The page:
DC:  Crafting a story is like solving a puzzle. The ingredients for a good story are out there, you just have to find them and arrange them correctly. It’s like building a house, using ideas instead of concrete. To be able to do that takes study, technique, and a lot of practice.

Read and watch everything you can: comics, novels, plays, movies, and TV. Become familiar with character archetypes and story styles. Don’t be afraid to emulate work that you respect. That’s how you learn.

Q:  Learning is everything. When did you first learn that you wanted to be writer?

DC:  I was in college in the mid-late ‘90s, when the indie film scene was taking off. Movies like “12 Monkeys” and “Pulp Fiction” got us all excited about cinema, and we were constantly going to the theater, looking for off-beat, smaller movies to watch. I started thinking about it then, but I lacked any sort of know-how or discipline.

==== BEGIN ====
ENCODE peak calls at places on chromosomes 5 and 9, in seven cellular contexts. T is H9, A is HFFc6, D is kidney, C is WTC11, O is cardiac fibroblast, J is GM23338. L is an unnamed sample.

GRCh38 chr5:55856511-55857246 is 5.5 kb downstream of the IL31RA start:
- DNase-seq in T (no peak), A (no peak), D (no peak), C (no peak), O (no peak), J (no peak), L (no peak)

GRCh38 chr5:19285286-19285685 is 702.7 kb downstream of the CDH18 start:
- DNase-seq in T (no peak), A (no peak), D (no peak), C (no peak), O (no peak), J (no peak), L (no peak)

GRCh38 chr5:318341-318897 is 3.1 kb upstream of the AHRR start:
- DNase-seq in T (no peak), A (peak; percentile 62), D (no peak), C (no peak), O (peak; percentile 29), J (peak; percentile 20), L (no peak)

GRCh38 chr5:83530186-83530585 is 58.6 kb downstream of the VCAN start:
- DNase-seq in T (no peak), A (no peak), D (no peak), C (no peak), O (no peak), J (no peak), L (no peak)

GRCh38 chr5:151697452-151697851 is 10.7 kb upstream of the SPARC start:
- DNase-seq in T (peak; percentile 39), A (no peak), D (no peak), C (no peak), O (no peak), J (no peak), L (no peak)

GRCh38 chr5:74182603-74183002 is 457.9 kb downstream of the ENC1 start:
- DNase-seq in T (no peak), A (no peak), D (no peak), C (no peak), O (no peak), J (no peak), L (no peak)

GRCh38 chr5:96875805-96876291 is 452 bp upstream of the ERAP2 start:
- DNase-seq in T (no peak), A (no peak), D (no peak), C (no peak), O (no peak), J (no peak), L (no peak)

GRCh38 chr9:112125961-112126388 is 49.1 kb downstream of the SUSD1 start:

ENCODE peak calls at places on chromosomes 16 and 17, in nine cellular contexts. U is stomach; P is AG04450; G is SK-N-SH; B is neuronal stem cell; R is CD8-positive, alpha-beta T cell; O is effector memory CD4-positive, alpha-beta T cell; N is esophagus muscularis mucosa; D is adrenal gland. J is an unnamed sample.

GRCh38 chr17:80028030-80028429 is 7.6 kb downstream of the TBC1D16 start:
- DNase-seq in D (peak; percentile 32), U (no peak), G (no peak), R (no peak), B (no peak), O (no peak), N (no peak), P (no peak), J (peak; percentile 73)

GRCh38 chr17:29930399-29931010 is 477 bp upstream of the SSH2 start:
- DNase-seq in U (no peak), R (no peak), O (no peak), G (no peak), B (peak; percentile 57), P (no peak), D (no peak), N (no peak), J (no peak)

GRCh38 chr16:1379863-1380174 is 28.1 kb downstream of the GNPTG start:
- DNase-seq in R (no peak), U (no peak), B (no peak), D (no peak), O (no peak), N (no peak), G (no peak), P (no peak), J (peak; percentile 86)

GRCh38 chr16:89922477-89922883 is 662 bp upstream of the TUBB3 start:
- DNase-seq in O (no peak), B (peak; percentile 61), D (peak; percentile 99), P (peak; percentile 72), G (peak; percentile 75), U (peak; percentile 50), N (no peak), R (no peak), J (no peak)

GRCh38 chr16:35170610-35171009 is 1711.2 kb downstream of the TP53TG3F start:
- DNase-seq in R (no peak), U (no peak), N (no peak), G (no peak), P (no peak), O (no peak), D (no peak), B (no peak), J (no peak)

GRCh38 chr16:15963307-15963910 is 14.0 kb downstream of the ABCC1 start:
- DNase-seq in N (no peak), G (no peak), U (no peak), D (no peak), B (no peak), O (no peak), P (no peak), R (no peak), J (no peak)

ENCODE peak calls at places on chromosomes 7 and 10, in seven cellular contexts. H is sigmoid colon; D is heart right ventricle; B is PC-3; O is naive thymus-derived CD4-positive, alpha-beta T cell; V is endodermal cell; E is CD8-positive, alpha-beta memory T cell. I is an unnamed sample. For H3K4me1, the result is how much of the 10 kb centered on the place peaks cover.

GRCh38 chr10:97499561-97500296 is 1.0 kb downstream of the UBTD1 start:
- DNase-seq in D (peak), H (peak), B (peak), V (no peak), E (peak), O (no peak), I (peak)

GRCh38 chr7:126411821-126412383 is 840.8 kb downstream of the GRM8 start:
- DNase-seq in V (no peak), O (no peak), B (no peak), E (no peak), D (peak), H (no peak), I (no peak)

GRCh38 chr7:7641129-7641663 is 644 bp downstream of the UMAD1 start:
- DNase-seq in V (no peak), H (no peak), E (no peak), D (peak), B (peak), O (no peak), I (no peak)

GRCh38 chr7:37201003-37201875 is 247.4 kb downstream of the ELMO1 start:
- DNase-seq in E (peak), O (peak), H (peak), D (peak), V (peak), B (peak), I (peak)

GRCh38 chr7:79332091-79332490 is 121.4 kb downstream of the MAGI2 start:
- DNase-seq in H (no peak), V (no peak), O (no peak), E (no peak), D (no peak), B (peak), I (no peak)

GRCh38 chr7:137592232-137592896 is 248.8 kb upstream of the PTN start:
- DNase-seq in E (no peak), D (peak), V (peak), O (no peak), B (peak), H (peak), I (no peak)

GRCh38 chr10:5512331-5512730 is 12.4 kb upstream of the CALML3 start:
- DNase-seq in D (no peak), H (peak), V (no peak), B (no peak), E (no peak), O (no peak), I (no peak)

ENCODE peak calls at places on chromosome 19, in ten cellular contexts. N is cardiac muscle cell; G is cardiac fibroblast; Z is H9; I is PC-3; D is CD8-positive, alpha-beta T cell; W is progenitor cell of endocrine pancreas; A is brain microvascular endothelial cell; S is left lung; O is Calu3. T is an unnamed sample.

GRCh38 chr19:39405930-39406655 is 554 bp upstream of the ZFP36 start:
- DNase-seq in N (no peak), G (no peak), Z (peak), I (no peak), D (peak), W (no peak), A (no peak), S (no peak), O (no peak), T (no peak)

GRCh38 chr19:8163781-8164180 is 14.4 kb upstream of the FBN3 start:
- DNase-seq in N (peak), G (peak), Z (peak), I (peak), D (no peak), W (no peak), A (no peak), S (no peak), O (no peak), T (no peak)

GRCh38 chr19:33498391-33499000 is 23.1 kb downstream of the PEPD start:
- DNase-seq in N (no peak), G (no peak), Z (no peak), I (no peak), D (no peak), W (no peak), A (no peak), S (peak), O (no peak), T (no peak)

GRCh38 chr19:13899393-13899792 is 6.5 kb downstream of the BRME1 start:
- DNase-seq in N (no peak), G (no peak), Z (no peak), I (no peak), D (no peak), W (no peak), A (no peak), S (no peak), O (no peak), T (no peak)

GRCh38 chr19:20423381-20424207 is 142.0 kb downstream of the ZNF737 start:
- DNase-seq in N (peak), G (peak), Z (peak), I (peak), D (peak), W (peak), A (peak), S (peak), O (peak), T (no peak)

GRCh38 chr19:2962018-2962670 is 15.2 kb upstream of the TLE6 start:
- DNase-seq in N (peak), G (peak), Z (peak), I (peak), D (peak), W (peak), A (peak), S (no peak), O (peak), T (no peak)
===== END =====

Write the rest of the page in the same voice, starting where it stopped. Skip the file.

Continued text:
Right after college, I joined a regional theater group called the New York Acting Ensemble, led by award-winning, multi-hyphenate Ken Eulo. I was studying acting, doing these heavy scenes from some of the greatest plays of the 20th century, really feeding my soul. I learned that being a good actor meant that you would write your own story in your mind as you paced through the story on the page. It was a natural for me that I would start writing my own scenes, eventually my own plays, my own movies, and then work my way into comics.

My background in the theater, reading and acting in plays, is what really taught me to understand character, orientation, theme, and through-line.

Q:  BLOODWORTH looks like great fun.  What’s it been like for you, working together with illustrator Chris Fenoglio?